IMO you can't. For two reasons:
- The agreement is pretty hidden, making it potentially unenforcible
- Perhaps the poster simply didn't have permission to contribute the content in the first place. While that's technically his fault, it's still you who has the issues.
Stackexchange obviously can't do anything about the second issue. But they could at least reduce the likelihood of the first.
I wouldn't be surprised if (German) courts would consider the way it currently works on SO invalid. Just because something is written in the ToS, does not mean it is valid.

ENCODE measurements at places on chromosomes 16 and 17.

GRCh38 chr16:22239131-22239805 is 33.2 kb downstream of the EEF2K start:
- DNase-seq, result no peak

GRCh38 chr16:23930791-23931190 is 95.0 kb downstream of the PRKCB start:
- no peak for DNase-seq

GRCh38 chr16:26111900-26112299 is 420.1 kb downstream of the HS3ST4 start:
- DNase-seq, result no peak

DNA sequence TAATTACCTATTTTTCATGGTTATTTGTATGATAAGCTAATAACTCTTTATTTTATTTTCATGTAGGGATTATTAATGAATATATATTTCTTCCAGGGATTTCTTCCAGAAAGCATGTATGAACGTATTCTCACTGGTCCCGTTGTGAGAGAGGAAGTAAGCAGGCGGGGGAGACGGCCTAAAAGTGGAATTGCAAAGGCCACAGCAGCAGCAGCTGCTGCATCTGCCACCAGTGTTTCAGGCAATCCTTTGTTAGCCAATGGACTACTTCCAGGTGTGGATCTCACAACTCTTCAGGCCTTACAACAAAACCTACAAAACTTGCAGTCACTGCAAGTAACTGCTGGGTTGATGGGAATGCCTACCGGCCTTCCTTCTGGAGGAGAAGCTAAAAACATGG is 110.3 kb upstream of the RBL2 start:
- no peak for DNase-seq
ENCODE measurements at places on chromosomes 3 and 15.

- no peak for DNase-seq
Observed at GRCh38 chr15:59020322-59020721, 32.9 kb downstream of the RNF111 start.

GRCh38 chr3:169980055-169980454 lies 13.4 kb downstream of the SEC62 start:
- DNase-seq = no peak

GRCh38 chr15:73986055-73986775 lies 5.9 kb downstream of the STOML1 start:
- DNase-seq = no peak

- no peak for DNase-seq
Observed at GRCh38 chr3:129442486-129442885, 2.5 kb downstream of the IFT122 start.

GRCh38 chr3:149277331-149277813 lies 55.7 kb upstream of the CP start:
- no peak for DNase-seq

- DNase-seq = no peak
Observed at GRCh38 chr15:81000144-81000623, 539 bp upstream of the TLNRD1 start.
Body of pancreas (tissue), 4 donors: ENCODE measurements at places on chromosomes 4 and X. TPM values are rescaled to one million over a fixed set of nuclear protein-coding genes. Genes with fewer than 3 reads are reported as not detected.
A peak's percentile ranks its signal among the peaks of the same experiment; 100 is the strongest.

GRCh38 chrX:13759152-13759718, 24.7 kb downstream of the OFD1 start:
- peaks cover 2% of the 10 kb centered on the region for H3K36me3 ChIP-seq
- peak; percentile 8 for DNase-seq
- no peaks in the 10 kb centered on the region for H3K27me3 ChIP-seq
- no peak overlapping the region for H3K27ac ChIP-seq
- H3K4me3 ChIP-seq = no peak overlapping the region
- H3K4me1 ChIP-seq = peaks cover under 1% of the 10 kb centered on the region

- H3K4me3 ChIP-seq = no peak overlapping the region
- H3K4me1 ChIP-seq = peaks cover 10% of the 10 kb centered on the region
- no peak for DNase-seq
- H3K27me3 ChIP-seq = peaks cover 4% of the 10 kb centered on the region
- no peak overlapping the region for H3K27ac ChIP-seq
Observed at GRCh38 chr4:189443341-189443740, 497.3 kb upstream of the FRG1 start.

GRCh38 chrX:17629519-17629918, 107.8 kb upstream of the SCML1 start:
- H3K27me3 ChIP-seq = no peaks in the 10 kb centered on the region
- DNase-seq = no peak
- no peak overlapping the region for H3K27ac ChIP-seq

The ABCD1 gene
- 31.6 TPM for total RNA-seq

This mainly depends on whether the clause is unusual/surprising. One could argue that you expected your answer to be used on the target website, but not redistributed with such broad terms.
I think that stackexchange should make it clear that the user licenses the content as CC-BY-SA as part of the form itself. I'd put a sentence like "By posting your question/answer, you agree to release your contribution under the CC-BY-SA 3.0 License" between the text area and the submit button.
For example wikipedia uses: